’20-Seiki Shonen’

Desperately seeking the mojo

by Mark Schilling

Yukihiko Tsutsumi’s hit “20-Seiki Shonen” (“20th Century Boys”) trilogy is based on one of those “what if” premises that may look almost childishly obvious, but, from a commercial standpoint, is simply brilliant.

In 1969 a gang of small boys write down disastrous “predictions” about the future that read like steals from the era’s monster and SF movies, concluding with the end of the world. So far, so innocuous.

Kenji (Toshiaki Karasawa), the leader of the gang, grows up to become a failed pop musician and full-time convenience-store manager, while caring for his sister’s baby girl, Kanna. Then, in 1997, the “predictions” start coming true, with the help of a shadowy cult led by a masked man known only as “Tomodachi” (“Friend”). Kenji becomes determined to stop the cult and enlists the help of his boyhood pals.

In other words, Kenji and the gang drop the dull business of their adult lives to become saviors of the world — their boyhood dream. But Tomodachi turns out to be a wily and dangerous opponent. When they try to thwart his dastardly plan to wipe out the human race on New Year’s Eve 2000 — the last day of the 20th Century, they inflict damage, but do not bring him down. Kenji goes missing in the chaotic aftermath, while his right-hand man, Occho (Etsushi Toyokawa), is thrown into prison and the other survivors, now labeled “terrorists,” go underground .

20-Seiki Shonen
Director Yukihiko Tsutsumi
Run Time 150 minutes
Language Japanese

In 2015, Kanna (Airi Taira), now a feisty teenager, learns that Tomodachi, now a world messiah-cum-dictator, has sent his minions after her for knowing too much. She escapes with the aid of a friendly young cop (Naohito Fujiki), but her struggle against Tomodachi and his cult have just begun. She also discovers, to her shock and horror, a most important fact about her adversary.

There are many more surprising plot twists, as well as dozens more characters, in the first two films of the trilogy — not to mention Naoki Urasawa’s manga series on which they are based, which runs to hundreds of pages and has sold 28 million copies in paperback editions.

The third and last film, however, unfolds in the final-confrontational way you would expect. Kenji, returned from his mysterious exile, and Occho, free from prison, unite with Kanna, her fearless guardian Yukiji (Takako Tokiwa) and other allies to stop Tomodachi from exterminating humanity, after which he and his followers intend to inherit the devastated Earth.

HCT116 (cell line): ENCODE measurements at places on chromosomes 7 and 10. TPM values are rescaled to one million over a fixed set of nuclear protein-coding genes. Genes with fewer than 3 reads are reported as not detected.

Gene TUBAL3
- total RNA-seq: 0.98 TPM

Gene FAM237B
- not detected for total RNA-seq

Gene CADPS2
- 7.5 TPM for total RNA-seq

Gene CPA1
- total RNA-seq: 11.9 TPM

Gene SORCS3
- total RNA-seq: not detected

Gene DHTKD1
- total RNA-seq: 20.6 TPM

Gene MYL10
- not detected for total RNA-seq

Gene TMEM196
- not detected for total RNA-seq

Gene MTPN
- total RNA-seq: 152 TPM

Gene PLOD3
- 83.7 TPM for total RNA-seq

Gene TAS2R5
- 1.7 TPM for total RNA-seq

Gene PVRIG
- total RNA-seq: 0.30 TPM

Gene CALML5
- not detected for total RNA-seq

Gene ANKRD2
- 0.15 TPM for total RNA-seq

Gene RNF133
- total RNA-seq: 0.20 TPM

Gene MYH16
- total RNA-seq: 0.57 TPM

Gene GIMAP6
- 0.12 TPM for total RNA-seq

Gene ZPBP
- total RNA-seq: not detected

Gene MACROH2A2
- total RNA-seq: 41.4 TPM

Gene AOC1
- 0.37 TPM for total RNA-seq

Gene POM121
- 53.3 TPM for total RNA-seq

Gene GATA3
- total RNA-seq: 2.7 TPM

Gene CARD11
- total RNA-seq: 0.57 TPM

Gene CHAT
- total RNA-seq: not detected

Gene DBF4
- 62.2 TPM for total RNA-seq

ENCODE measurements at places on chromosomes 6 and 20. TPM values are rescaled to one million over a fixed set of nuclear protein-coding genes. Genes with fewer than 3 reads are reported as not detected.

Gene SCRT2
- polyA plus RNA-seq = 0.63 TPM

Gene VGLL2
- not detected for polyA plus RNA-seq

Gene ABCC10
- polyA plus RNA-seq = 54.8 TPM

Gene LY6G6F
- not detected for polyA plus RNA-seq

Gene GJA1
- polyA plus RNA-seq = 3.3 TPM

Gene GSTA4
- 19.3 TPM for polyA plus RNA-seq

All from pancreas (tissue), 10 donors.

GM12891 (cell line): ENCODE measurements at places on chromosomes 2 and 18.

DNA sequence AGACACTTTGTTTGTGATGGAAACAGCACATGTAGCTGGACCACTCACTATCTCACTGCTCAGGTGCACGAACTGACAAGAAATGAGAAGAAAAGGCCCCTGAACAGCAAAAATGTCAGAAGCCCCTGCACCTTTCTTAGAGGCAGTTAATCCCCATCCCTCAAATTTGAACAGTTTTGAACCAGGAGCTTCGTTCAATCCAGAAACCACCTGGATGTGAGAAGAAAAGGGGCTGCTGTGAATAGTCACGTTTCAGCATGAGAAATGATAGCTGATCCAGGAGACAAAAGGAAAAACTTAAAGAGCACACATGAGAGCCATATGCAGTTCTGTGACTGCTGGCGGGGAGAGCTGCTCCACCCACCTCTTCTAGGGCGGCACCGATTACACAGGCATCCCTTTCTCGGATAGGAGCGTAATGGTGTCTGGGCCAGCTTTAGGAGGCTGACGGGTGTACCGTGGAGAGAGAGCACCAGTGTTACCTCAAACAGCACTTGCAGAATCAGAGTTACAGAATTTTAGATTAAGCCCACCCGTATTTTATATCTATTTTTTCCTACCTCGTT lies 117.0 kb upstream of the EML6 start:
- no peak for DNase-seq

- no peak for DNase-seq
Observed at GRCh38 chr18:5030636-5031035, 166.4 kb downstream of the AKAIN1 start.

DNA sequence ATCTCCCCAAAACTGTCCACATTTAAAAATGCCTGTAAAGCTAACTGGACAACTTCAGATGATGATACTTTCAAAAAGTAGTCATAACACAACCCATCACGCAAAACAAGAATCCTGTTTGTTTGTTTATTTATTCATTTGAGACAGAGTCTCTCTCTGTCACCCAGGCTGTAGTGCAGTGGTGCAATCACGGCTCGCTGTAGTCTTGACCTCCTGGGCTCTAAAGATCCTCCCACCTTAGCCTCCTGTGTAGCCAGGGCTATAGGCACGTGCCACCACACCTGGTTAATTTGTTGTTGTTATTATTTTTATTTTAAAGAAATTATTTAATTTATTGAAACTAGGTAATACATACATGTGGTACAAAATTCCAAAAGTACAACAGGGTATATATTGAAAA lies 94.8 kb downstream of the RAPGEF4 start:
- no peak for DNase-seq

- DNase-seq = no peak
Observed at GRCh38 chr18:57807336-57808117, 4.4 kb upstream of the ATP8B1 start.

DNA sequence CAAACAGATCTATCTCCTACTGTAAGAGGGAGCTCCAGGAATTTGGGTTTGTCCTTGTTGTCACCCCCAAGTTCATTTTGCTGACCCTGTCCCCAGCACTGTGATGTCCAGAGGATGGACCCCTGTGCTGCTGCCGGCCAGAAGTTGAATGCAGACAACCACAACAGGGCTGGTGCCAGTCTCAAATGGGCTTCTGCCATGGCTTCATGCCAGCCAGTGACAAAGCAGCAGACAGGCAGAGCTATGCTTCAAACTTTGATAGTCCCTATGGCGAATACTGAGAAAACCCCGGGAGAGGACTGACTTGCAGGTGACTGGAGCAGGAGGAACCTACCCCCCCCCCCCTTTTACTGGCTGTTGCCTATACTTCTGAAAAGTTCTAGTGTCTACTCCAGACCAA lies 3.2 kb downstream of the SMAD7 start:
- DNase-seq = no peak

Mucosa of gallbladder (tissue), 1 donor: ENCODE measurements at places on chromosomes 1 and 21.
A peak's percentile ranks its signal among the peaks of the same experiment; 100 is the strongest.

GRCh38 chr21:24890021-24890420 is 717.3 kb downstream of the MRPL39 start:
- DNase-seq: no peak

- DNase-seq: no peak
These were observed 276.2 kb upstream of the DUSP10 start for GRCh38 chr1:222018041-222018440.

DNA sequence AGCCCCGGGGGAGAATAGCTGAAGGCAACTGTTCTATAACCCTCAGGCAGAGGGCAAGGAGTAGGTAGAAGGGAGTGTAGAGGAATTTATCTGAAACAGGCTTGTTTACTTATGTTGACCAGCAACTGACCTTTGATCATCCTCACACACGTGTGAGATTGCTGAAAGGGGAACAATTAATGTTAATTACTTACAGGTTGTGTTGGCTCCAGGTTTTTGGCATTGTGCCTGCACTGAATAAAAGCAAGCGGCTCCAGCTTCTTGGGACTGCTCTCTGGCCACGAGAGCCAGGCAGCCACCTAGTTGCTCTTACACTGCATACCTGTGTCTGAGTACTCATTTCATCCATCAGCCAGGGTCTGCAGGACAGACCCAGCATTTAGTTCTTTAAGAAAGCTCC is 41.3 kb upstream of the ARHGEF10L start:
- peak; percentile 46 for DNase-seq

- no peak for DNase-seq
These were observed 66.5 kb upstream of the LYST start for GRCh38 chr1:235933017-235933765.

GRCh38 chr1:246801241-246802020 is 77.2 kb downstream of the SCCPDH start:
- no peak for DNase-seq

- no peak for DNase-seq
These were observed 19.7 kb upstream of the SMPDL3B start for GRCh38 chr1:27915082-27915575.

If you’ve seen the first two films and have a burning desire to know how the story ends, you certainly won’t find out from me. Distributor Toho, in a first of sorts, cut the last 10 minutes of part three in the prints that it screened for the media. So I am in the same position as someone who has seen most of “Casablanca,” but still doesn’t know whether Rick got on the plane with Ilsa.

What I do know is that, despite nifty retro-future effects, such as a huge, menacing RoboCop-ish robot and two 1950s-vintage UFOs that spray a deadly virus — and gruesomely realistic scenes of mass panic and death, the film lacks action-movie tension. Tsutsumi’s slickly competent direction is less to blame, however, than the story’s arc and conception of the characters.

Tomodachi, we see, is, not the ruthless, evil madman of stereotype, but rather the lost, lonely boy who never grew up — and still pathologically nurses the resentments of his childhood. Surrounded by untrustworthy sycophants, this strange, isolated creature has built an empire on fakery and fear, but it turns out to be a hollow construction, more like the Emerald City in the “Wizard of Oz” than the Death Star of the “Stars Wars” films.

By contrast, Kenji, Occho and Yukiji have, in the course of their battle with Tomodachi, matured into strong, competent adults, who have put away childish things forever. Also, watching Kenji play a mean rock guitar, Occho effortlessly climb a 50-meter wall and Yukiji casually toss young opponents in the judo dojo, it struck me that film’s true target audience is the same Boomer generation as these three ageless heroes.

More than a thrill ride for teenagers, the film — and the entire trilogy — is a big shout-out to folks whose youthful hopes and ambitions have given way to middle-age worries. Its message: Maybe you can’t be 12 again (and what a tragedy if you could), but you can still find your mojo. “20-Seiki Shonen” is the anti-“Peter Pan.”